The main issues facing cheetahs are human-wildlife conflict, loss of habitat and prey, poaching and illegal wildlife trafficking of cubs for smuggling into the exotic pet trade.  With cheetahs doing poorly in wildlife reserves, about 90% of them live outside of protected lands on private farmlands, which sees them come into conflict with people.  Farmers will then retaliate by trapping or shooting cheetahs that threaten their livestock due to a decline in their natural prey.  Organisations are working with local communities to build boma enclosures for their livestock to protect them from big cats in an effort to reduce retaliatory killings.

Cheetahs on the move  ©  Corlette Wessels

Human encroachment is destroying habitats for cheetahs and other big cats.  What were once open grasslands are being transferred into roads, settlements and agriculture, as human populations expand.  Communities are being engaged with to create sustainable solutions to allow farmers and cheetahs the space they need to live without encroaching on each another.

Cheetahs are viewed as status symbols and although cheetah ownership is illegal in many countries, there is still a high demand for them as pets.  This sees cubs being illegally captured in the wild, transported into captivity and sold, with only one in six surviving.  Cheetahs are also poached for their skin.

Cheetah having a roll  ©  Corlette Wessels

Painted Dog

African painted dogs are also known as wild dogs or African hunting dogs. They are highly social animals and are led by a dominant alpha breeding pair. There is a specific hierarchy within the pack, and it is the females who leave the pack at maturity, with the males staying in the group.

Painted dog  ©  Chad Cocking

The dogs have a distinctive fur pattern, hence the name “painted” dogs, and their markings are individual to each dog, with no two alike.  Their scientific name “Lycaon pictus” translates into “painted wolf”.

They are a symbol of family, community, and a positive attitude.  The dogs were respected by the ancient Egyptians and were found depicted on their cosmetic palates.  It is believed they symbolised order over chaos.  The San people of Botswana see wild dogs as the embodiment of the ultimate hunter.

Painted dog pack  ©  Corlette Wessels

These dogs are said to be the best of all the hunters with an 80% success rate.  It is believed that this is because they have a high level of communication and pre-planning within their pack, and hunt in groups of six to twenty dogs.  They have a unique “voting” system in relation to pack decisions.  Before a hunt, the dogs will hold a “rally” of sorts.  By a sneeze-like motion they will express whether they want to join.  If either of the alpha pair sneezes, it requires three other sneezes from pack members, whereas if a non-dominant dog sneezes, it takes ten others to agree before initiating the hunt.

Painted dog pack  ©  Corlette Wessels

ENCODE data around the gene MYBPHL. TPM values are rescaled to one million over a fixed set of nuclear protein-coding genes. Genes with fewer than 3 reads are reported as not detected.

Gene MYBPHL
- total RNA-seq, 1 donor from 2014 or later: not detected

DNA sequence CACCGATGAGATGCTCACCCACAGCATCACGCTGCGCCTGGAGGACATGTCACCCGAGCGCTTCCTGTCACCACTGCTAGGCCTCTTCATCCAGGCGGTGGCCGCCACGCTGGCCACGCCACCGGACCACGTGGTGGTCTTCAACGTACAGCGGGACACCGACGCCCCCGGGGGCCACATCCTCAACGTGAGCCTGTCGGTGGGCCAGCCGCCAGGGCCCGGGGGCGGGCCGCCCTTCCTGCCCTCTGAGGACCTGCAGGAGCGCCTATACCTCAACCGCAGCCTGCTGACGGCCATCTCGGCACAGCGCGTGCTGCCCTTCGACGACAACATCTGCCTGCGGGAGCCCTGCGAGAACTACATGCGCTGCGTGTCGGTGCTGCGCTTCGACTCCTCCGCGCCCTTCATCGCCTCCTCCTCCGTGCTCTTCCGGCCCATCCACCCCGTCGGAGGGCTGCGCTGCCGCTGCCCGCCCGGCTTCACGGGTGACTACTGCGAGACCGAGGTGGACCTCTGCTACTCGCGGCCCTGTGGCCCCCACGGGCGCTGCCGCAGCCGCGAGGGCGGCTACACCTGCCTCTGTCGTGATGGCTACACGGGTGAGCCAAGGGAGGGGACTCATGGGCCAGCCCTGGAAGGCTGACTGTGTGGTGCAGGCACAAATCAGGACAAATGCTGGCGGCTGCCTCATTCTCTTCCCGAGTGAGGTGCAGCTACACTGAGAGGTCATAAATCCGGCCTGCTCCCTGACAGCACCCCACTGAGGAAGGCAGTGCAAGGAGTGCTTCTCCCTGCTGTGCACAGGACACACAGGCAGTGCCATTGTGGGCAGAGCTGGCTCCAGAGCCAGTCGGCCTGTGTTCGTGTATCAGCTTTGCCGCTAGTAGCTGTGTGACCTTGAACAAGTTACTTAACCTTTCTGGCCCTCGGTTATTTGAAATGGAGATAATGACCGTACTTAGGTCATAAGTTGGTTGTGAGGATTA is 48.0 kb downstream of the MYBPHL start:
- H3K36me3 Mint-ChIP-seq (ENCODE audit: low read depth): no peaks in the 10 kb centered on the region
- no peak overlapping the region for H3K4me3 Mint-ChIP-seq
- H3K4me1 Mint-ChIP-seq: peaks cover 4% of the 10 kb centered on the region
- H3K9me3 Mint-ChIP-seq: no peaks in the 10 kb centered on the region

Unlike other predators, painted dogs rarely fight amongst themselves, and are known to care for their fellow pack members.  If a dog becomes ill, injured or loses their ability to hunt, the rest of the pack will care for and feed them, even regurgitating food for them.  A report from Botswana highlights this character trait, when an alpha female lost one of her front legs in a hunt.  Normally this would have led to the death of other predators, but this dog remained the alpha female and continued to breed and raise puppies while being looked after by her pack.

Painted dog puppy  ©  Chad Cocking

Painted dogs are listed as endangered in the wild, with only 6,500 left across Africa – less than 5% of their original population.  In South Africa, there are less than 500 left.  The dogs are now found in only 10-25 countries, a significant reduction on the 40 countries they used to inhabit.  The largest populations are in southern Africa, Tanzania and northern Mozambique.

Painted dog having a drink  ©  Chad Cocking

One of their biggest threats is snares – nasty wire contraptions that trap the dogs, causing serious injury and death.  In a positive move, there are various snare art programs across Africa, including Down2theWire in South Africa, which see these wire snares being retrieved from the bush and given to local artists to produce creative pieces of art and jewellery for sale.  This helps to raise funds for anti-snare programs, and educate and raise awareness about snares and the damage they cause to wild animals.  The money provided to the artists helps their community and encourages them to become involved in sustainable and ethical business instead of potentially needing to turn to poaching to survive.

Snare art  ©  Jane Alexander

The dogs are also hunted and killed by farmers, much like cheetahs and other predators, and suffer from similar habitat issues.  They are often the victims of road accidents, as well as disease from domestic dogs.  This can wipe out entire packs with ease due to their close nature.  If one animal becomes sick with rabies or another disease, it will quickly pass it onto other pack members, having a devastating effect.

Painted Dog Conservation, based in Zimbabwe, is working towards protecting the local dog population with anti-poaching units, a rehabilitation facility which enables them to care for sick and injured dogs before being released back into the wild, and monitoring and tracking dogs to assist with research and education.

Painted dog  ©  Chad Cocking

It is a tragedy that magnificent animals such as these highlighted, along with so many others across the African continent, are facing such difficult futures due to human interference.  We must do everything we can to save them, including education, raising awareness, fundraising and work on the ground.  We thank all of the incredible people and organisations across the world who are working to give these animals a chance.  We must have wildlife for our future.